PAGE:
The author managed to take photomicrographs through a microscope as well as a 10x loupe. It is a basic criteria for any microscopy technique to properly orient and focus the inclusion, starting with the lowest magnification, and then increasing the magnification as per the requirement. The smartphone camera is positioned at the centre of one of the oculars at a distance (~ 1 cm) where the image is visible on the screen. Keep in mind to hold the camera as steady as possible. Also, when magnification is changed, one need to readjust the focus, therefore it is important to first practice holding the phone with two hands and then only one, where the other hand can be used to focus the object. Once the image is visible on the screen, zoom option of the phone can also be tried out to get a smaller field of view. The author managed to get some good quality photomicrographs even at high magnifications. Here are few examples:

Figure 6: A typical inclusion scene in a sapphire showing liquid fingerprints, zircon crystal with stress and negative crystal. Magnified 32x, and camera zoom of 3x
Figure 7: A negative crystal with CO2 bubble and elongated needle-like crystals of diaspore. Magnified 40x, no camera zoom
Figure 8: A negative crystal in sapphire with CO2 bubble. Magnified 40x, camera zoom – 2.5x
Figure 9.a: A platy negative crystal showing elongated needle-like crystals of diaspore, a row of transparent hexagonal crystals and some triangular features, captured at 64x and camera zoom of 2.5x
Figure 9.b: The platy crystal illustrated in figure 9.a is captured at magnification of 80x and camera zoom of 3x
Figure 10: Fine rutile needles intersecting each other at 70/110 degrees in an almandine garnet was captured at magnification 48x and 2.5x camera zoom
Figure 11: Liquid fingerprints and negative crystals in a sapphire from Sri Lanka. Magnified 32x, camera zoom 3x
Figure 12: Nail-head spicule, bread-crumb inclusions and seed plate in a synthetic citrine captured at 80x and 3.5x camera zoom
Figure 13: Curved lines in Verneuil synthetic corundum captured at 48x and 2.5x camera zoom

Taking photomicrographs using a 10x loupe

Although having the drawback of limited magnification, some good quality photomicrographs can still be captured using a simple 10x loupe, and can prove to be very useful arsenal for those who want to keep a check on the stones given for approvals. The microscope provides the luxury of using various types of illuminations, which cannot be replicated exactly during observations with a loupe. However, dark-field loupes are available in the market, but the author used the standard loupe and placed a black object behind the stone, to get the dark-field illumination (figure 14). Such set up provided reasonably good quality images, but again important factor is the correct distance between the object and the loupe to get the accurate focal point; this can also be done by playing around with the camera zoom. The best images were produced when the loupe was held closest to the camera lens.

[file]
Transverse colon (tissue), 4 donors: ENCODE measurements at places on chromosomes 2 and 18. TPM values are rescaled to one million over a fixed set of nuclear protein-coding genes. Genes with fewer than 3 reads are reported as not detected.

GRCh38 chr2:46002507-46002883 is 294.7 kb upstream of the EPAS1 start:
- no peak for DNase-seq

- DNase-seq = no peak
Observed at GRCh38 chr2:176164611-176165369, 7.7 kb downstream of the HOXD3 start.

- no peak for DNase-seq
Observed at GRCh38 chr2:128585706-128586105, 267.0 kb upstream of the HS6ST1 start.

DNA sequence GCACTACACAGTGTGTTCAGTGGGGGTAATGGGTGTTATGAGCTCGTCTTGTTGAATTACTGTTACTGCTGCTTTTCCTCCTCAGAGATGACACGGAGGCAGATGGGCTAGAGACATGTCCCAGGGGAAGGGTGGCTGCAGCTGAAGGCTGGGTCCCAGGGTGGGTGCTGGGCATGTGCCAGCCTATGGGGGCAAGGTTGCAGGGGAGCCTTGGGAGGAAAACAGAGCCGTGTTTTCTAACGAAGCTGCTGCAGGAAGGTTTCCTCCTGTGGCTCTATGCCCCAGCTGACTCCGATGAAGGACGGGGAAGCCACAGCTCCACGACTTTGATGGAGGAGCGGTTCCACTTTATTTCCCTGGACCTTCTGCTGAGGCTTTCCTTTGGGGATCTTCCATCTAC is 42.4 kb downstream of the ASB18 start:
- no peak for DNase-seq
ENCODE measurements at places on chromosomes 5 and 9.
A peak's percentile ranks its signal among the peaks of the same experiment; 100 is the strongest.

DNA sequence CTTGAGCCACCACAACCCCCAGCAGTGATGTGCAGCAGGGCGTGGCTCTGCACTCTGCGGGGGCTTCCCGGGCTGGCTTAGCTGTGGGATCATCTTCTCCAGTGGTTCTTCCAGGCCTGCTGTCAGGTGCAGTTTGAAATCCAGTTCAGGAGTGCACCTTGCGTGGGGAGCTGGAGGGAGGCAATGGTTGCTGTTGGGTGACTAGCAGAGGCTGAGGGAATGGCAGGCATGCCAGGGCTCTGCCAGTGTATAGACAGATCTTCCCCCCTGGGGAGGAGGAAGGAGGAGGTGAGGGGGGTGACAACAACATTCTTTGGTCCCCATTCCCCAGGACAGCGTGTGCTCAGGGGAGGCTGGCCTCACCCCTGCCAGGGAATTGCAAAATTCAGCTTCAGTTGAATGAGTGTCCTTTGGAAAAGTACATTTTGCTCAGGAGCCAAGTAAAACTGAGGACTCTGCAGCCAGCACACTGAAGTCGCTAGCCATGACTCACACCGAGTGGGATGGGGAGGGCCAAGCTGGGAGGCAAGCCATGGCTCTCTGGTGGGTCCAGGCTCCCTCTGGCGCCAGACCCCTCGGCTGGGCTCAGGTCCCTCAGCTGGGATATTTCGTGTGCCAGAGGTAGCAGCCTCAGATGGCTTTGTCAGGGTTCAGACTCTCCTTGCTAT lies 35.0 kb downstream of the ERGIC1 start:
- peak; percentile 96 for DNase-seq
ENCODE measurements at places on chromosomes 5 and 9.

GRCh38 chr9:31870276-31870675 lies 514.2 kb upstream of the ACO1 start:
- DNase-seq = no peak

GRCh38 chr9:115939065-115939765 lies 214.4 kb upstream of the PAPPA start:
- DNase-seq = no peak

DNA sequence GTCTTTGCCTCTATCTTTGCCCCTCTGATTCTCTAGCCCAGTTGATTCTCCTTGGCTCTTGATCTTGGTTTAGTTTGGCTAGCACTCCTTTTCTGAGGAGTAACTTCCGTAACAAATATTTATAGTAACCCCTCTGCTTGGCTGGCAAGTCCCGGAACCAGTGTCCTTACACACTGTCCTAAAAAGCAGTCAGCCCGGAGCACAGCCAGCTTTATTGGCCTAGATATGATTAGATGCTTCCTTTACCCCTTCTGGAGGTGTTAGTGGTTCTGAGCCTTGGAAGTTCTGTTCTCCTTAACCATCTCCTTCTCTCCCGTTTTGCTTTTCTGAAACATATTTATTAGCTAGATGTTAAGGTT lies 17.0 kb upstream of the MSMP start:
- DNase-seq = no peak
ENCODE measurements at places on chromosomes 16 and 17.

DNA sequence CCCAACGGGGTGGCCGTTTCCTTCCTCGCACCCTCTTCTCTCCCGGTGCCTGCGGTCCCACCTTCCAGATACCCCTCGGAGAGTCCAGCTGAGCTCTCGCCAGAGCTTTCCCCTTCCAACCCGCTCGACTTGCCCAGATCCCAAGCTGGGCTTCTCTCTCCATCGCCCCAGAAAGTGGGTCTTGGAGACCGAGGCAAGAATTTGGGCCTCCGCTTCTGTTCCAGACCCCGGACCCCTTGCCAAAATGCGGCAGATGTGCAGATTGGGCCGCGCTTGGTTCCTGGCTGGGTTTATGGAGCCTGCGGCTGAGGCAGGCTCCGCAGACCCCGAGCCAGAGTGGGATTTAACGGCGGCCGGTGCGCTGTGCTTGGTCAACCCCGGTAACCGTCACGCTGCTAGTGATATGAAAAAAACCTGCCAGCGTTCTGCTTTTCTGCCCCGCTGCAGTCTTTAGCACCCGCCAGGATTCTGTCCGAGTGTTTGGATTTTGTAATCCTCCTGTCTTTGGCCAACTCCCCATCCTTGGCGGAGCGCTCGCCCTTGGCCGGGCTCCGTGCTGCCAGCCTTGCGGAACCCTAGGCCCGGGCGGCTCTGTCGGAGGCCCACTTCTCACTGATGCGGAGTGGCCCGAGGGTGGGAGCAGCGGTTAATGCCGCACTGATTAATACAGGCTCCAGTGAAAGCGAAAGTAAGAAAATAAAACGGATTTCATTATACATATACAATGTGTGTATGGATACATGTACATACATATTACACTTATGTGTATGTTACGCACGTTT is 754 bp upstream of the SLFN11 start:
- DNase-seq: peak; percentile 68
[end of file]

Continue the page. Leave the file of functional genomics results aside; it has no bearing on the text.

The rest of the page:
Figure 14: The author used a pen with black cap as well as the black plate illustrated in figure 1 behind the stone to create dark-field illumination while taking photomicrographs with a loupe.

Following are few examples of images captured through a 10x loupe and a smartphone camera….

Figure 15: An inclusion scene in a Sri Lankan sapphire showing negative crystals and liquid fingerprints
Figure 16: Apatite crystals and associated liquid fingerprints in sapphire in a Sri Lankan sapphire
Figure 17: Rutile needles in a sagenitic quartz from Orissa
Figure 18: Tourmaline (Schorl) needles in a sagenitic quartz from Orissa
Figure 19: Hematite platelets in a sunstone feldspar
Figure 20: Black ilmenite crystals in Cr-rich kyanite from Orissa
Figure 21: Complex negative crystals and phase inclusions in an aquamarine crystal from Andhra Pradesh
Figure 22: A fingerprint containing two-phase inclusions in an aquamarine
Figure 23: Colour concentrations in a dyed quartzite, imitating emerald
Figure 24: Honey comb pattern in a glass cat’s eye
Figure 25: Seed plate, bread-crumb and nail-head spicules in a synthetic quartz
Figure 26: Using smartphone-polariscope the author could also make out one fold of brazil-law twinning in a natural amethyst without any immersion; however, while immersed in a liquid and using a microscope using crossed-polarised light, all three folds were visible in the same specimen


Macro-photography attachments are however available in the market for some models of phone cameras, but good-quality images can be captured without these also; one has to keep in mind the stability of the camera, proper focussing and illumination. Although, smartphone cameras cannot replace the SLR cameras in terms of professional quality images, but they definitely have the ability to capture workable images. In addition, the phones’ display screen has an added advantage of turning it into a makeshift polariscope-cum-dichroscope, with great portability.


Boehm E. (2014) Photomicrography using a smartphone camera. The Journal of Gemmology, Vol. 34, No.1, pp 6-7

Devouard B., Bornet R., Notari .F, Rondeau B., and Fritsch E. (2010) Use your LCD screen as a gemological tool. Gems & Gemology, Vol. 46, No. 4, pp 325-326

Overton T.W. (2010) Smartphone photomicrography. Gems & Gemology, Vol. 46, No. 4, pp 325-326


All photographs and photomicrographs by Gagan Choudhary